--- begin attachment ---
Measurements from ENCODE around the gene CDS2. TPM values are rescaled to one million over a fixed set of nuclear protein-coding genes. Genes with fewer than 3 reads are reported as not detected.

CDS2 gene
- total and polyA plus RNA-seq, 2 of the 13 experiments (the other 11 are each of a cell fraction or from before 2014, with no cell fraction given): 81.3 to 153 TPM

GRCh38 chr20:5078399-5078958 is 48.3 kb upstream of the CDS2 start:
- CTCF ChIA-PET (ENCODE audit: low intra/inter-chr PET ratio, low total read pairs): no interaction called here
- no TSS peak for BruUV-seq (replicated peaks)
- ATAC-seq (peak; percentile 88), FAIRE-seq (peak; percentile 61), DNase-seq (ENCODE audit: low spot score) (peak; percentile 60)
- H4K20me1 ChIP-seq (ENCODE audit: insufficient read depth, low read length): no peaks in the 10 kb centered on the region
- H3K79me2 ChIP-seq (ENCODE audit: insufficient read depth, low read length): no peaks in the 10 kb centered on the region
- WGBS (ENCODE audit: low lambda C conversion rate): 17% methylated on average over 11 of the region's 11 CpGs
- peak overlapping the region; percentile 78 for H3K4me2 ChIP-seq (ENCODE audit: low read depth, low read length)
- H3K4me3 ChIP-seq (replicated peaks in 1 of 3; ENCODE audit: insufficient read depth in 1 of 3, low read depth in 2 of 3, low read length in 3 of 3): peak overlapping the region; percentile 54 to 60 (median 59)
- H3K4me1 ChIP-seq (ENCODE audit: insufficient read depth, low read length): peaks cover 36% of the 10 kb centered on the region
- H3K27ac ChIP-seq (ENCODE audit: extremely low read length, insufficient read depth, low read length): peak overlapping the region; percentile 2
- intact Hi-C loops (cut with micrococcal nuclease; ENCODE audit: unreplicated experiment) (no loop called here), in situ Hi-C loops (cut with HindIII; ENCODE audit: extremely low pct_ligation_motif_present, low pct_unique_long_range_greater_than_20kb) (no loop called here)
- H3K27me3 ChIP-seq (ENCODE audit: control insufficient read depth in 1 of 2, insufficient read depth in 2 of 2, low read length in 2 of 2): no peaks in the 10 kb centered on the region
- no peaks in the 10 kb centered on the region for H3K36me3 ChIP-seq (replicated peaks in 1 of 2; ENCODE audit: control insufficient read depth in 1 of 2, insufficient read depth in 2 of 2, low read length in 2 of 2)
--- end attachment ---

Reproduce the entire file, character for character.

Measurements from ENCODE around the gene CDS2. TPM values are rescaled to one million over a fixed set of nuclear protein-coding genes. Genes with fewer than 3 reads are reported as not detected.

CDS2 gene
- total and polyA plus RNA-seq, 2 of the 13 experiments (the other 11 are each of a cell fraction or from before 2014, with no cell fraction given): 81.3 to 153 TPM

GRCh38 chr20:5078399-5078958 is 48.3 kb upstream of the CDS2 start:
- CTCF ChIA-PET (ENCODE audit: low intra/inter-chr PET ratio, low total read pairs): no interaction called here
- no TSS peak for BruUV-seq (replicated peaks)
- ATAC-seq (peak; percentile 88), FAIRE-seq (peak; percentile 61), DNase-seq (ENCODE audit: low spot score) (peak; percentile 60)
- H4K20me1 ChIP-seq (ENCODE audit: insufficient read depth, low read length): no peaks in the 10 kb centered on the region
- H3K79me2 ChIP-seq (ENCODE audit: insufficient read depth, low read length): no peaks in the 10 kb centered on the region
- WGBS (ENCODE audit: low lambda C conversion rate): 17% methylated on average over 11 of the region's 11 CpGs
- peak overlapping the region; percentile 78 for H3K4me2 ChIP-seq (ENCODE audit: low read depth, low read length)
- H3K4me3 ChIP-seq (replicated peaks in 1 of 3; ENCODE audit: insufficient read depth in 1 of 3, low read depth in 2 of 3, low read length in 3 of 3): peak overlapping the region; percentile 54 to 60 (median 59)
- H3K4me1 ChIP-seq (ENCODE audit: insufficient read depth, low read length): peaks cover 36% of the 10 kb centered on the region
- H3K27ac ChIP-seq (ENCODE audit: extremely low read length, insufficient read depth, low read length): peak overlapping the region; percentile 2
- intact Hi-C loops (cut with micrococcal nuclease; ENCODE audit: unreplicated experiment) (no loop called here), in situ Hi-C loops (cut with HindIII; ENCODE audit: extremely low pct_ligation_motif_present, low pct_unique_long_range_greater_than_20kb) (no loop called here)
- H3K27me3 ChIP-seq (ENCODE audit: control insufficient read depth in 1 of 2, insufficient read depth in 2 of 2, low read length in 2 of 2): no peaks in the 10 kb centered on the region
- no peaks in the 10 kb centered on the region for H3K36me3 ChIP-seq (replicated peaks in 1 of 2; ENCODE audit: control insufficient read depth in 1 of 2, insufficient read depth in 2 of 2, low read length in 2 of 2)